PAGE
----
PHASE I: Phase I efforts are comprised of the above items (1)-(4), leading to a road map for a model/module improvement path using experiments and quantum chemistry computations to achieve the targeted physical accuracy, computational efficiency and prediction uncertainty acceptable for Air Force propulsion systems.
PHASE II: Phase II efforts focus on the above item (5), i.e., executing the required improvements using experiments and quantum chemistry computations to achieve the targeted physical accuracy, computational efficiency and predication uncertainty acceptable for modeling/simulating Air Force propulsion systems.
PHASE III: Demonstration of newly developed and validated kinetics model to canonical problems relevant to Air Force propulsion systems, in particular, involving non-stationary and off-design operation.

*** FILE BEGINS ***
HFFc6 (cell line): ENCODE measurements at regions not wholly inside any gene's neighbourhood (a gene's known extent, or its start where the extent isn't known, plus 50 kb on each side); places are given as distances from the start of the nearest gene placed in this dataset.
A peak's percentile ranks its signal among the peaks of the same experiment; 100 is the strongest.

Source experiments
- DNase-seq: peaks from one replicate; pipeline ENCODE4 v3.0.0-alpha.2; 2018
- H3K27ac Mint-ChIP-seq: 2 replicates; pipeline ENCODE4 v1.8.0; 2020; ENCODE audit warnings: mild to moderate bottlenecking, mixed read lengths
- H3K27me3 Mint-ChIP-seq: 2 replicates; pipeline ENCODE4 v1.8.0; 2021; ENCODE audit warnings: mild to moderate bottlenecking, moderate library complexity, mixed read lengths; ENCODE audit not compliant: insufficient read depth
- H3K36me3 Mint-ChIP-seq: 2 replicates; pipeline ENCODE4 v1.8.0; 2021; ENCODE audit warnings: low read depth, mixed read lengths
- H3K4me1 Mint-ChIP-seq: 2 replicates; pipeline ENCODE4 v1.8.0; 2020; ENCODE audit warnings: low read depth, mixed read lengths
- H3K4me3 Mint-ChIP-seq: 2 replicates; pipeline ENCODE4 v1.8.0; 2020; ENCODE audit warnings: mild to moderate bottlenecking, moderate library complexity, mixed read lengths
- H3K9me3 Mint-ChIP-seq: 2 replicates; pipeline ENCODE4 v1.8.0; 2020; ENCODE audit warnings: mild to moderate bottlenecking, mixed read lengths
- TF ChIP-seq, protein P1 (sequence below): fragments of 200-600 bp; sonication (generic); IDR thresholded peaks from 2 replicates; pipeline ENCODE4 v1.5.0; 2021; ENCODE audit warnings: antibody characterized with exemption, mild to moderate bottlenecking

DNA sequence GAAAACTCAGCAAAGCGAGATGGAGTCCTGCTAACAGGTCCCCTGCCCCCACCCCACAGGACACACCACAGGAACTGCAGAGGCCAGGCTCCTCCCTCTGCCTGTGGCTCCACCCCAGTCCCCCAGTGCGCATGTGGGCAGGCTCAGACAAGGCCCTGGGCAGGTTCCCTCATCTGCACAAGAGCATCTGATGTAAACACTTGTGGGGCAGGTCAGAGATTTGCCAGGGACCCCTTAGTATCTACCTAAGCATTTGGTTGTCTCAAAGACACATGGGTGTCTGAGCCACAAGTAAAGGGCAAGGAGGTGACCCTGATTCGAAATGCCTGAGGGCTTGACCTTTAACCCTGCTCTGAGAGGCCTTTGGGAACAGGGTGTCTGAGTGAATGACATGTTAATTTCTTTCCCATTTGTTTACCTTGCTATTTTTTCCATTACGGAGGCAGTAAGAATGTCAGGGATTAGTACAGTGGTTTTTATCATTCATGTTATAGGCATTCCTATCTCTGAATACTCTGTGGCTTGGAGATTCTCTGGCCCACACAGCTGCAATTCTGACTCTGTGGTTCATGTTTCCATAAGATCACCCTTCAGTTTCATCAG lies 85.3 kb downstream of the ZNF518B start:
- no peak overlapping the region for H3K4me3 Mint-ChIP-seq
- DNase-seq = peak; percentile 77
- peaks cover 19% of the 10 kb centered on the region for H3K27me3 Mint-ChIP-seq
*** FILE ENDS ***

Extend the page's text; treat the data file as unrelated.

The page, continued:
1. Sardeshmukh, S., Anderson, W., Harvazinski, M., Sankaran, V., Study of Combustion Instability with Detailed Chemical Kinetics, AIAA Paper, 2015 SciTech Meeting, Kissimmee, FL, Jan 2015.
2. Sardeshmukh, S., Huang, C., Anderson, W., Harvazinski, M. and Sankaran, V., Impact of Detailed Chemical Kinetics on the Predictions of Bluff-body Stabilized Flames, AIAA Paper, 2016 SciTech Meeting, San Diego, CA, Jan 2016.
3. Yang Gao, Ruiqin Shan, Sgouria Lyra, Cong Li, Hai Wang, Jacqueline H.Chen, Tianfeng Lu, On lumped-reduced reaction model for combustion of liquid fuels, Combustion and Flame 163 (2016) 437-446.
4. Sayak Banerjee, Rei Tangko, David A. Sheen, Hai Wang, C. Tom Bowman, An experimental and kinetic modeling study of n-dodecane pyrolysis and oxidation, Combustion and Flame (2015) 1-19.
5. Klippenstein, S. J., Pande, V. S., Truhlar, D. G. "Chemical kinetics and mechanisms of complex systems: A perspective on recent theoretical advances.Ã‚¬ Journal of the American Chemical Society, 136, 528-546 (2016).
KEYWORDS: Combustion Kinetics, Hydrocarbon Fuels, Pyrolysis And Oxidation, Aerospace Propulsion Systems